Therefore less profit doesn’t mean they aren’t providing the value…just fewer people appreciate the value of a good sportsmanlike competition, especially one with a unique culture like baseball. That’s not an indictment on the game. But I don’t suspect you’ll see that.

                    • 1. The first sentence is really sad, but does help your revulsion at ethical thinking.
                      2. The game is just a game to you, perhaps. To many, it is a source of inspiration, wisdom, life lessons, perspective and heroes. A brief survey of baseball literature would confirm that: it isn’t a matter of debate. I do not root or admire cheats, and it is not healthy for a society to count them among their role models, which they inevitably are. The statement is either denial ignorance, or proof that you have no credibility on this issue. I really don’t care if Lance Armstrong’s almost identical perfidy to Bonds’ destroy cycling, because I don’t have any investment in it. But I would never be so dense as to say that he didn’t hurt the sport.

                      3. So if it makes money, it’s fine with you. That’s it: the smoking gun. You’re amoral and unethical…you have nothing to contribute here except trolling and cynicism.

          • “let them in because they belong, despite the fact that they cheated”

            I think that is more like #26, with a flavor of #33 & #34 & #44… Of course he then turns right around and explains it again as #1….

  2. I find no controversy among the ethics requirements in the Hall of Fame. The League had no moral duty to have such a requirement, but neither do they have a moral prohibition against it.

    Circumstantial evidence proves facts other than the particular fact to be proved, but reason and experience indicates that the indirect evidence is so closely associated with the fact to be proved that the fact to be proved may be fairly inferred by existence of the circumstantial evidence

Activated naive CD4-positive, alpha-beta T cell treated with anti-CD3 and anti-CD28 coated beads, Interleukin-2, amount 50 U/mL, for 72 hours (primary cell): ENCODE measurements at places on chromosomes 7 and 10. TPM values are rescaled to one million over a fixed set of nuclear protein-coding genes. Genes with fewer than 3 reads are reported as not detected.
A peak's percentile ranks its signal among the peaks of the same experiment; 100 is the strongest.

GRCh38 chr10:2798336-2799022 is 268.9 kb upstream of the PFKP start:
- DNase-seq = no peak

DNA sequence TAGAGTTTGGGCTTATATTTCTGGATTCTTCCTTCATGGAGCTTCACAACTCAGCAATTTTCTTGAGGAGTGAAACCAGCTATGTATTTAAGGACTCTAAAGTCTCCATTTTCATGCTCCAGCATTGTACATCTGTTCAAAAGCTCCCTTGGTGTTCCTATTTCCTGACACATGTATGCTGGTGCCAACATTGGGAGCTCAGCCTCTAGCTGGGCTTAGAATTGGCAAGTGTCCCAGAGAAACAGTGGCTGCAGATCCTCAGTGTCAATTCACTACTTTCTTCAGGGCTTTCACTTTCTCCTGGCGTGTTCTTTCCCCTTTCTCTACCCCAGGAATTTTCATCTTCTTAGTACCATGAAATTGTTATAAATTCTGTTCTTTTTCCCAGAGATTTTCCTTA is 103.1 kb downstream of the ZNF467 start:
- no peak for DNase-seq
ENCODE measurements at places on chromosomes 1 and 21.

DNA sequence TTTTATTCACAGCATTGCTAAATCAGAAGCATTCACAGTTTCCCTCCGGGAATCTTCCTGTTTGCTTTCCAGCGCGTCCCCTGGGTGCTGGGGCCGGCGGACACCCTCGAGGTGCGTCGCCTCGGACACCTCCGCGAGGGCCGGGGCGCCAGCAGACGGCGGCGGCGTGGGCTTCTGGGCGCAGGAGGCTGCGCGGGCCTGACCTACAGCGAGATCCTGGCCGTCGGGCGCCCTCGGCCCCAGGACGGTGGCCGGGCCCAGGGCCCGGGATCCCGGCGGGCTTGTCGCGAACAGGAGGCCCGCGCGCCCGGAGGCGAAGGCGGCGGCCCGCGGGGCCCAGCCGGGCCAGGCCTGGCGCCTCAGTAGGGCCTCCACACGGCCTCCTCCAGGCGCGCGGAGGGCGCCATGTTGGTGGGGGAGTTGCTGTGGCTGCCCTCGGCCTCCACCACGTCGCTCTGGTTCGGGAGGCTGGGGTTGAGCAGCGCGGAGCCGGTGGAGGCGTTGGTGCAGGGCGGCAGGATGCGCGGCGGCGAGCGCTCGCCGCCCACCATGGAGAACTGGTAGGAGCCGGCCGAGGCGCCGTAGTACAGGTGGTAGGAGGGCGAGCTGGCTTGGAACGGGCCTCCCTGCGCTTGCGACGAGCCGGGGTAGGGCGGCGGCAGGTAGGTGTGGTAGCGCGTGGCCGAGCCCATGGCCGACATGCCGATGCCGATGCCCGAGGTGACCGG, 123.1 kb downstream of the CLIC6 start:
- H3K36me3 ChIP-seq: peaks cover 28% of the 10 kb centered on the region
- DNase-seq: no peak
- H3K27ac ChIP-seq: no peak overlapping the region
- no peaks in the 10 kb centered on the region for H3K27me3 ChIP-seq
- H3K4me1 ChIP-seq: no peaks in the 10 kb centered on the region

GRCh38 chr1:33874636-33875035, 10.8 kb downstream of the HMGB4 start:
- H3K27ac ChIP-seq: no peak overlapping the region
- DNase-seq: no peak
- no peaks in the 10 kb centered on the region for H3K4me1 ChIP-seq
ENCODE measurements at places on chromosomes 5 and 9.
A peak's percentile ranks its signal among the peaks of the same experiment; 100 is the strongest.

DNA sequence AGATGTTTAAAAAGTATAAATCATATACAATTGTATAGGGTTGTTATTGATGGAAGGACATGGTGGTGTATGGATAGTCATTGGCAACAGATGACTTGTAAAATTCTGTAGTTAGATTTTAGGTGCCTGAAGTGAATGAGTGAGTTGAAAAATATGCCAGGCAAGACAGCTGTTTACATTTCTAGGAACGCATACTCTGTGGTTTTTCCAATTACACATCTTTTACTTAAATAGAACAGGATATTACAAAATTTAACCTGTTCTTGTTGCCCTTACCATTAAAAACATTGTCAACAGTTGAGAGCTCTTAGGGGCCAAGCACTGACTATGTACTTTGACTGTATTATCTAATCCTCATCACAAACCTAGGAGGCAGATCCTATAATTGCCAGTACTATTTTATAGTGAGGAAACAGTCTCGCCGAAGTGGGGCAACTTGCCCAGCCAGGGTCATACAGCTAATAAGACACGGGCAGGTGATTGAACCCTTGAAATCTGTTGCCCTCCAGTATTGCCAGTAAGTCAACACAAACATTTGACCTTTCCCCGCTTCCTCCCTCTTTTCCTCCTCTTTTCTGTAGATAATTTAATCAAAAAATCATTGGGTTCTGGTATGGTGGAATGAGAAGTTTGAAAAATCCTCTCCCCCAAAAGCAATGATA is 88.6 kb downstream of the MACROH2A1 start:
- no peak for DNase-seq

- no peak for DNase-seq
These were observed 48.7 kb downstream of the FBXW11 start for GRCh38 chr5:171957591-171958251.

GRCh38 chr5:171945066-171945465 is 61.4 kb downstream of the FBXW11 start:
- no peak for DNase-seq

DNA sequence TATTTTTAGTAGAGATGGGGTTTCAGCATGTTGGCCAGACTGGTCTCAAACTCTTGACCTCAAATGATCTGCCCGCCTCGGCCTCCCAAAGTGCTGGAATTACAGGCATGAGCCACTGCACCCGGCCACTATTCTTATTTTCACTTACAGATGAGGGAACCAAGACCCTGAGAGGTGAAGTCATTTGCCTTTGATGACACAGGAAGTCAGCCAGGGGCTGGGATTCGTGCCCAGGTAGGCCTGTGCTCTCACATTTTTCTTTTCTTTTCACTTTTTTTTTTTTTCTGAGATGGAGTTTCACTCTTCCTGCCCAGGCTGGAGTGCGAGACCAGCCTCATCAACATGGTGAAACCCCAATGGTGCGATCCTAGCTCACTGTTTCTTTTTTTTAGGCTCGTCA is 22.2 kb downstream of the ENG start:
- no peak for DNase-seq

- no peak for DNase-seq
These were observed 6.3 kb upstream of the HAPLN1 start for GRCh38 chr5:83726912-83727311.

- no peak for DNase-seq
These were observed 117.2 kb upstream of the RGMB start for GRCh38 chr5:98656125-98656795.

So, if a woman goes to a man’s hotel room alone, is that circumstantial evidence that she consented to sex?

    • No! Why would it be, absent more? If she spends the night, that’s strong circumstantial evidence. There are a million reasons why a woman might go to a man’s hotel room alone. My experience tells me that, because I’ve had women visit my hotel room for meetings to eat dinner, or to watch a movie. If a bunch of people come to my room, is that circumstantial evidence of an orgy?

  3. I believe “circumstantial” is a contraction of “circumference” and “substantial,” a reference to the fact that Bonds’s head was roughly the size of a basketball during those years when he circumstantially cheated.

      • I’d place Clemens in a “predominanace of the evidence” rather than Bonds’ “beyond a reasonable doubt” category. No, you can’t let him in. Nor McGwire, Palmiero, Tejada, Sosa, Pettite. I don’t think there is evidence to keep out Bagwell or Piazza. The toughest call is David Ortiz.

  4. I would prefer if more sports would try to hold to a higher standard like this. You can’t let them in ‘because they belong,’ If they belonged, they would not have needed steroids. Not getting in is a consequence of cheating. The prestige of the Hall of Fame was not enough to prevent their cheating at the time. They don’t get a redo after they got caught.

  5. Should we refuse to convict murderers because some murderers aren’t convicted? Should we refuse to allow people to go to medical school because some worthy candidates are denied?

    We do the best we can in an imperfect world.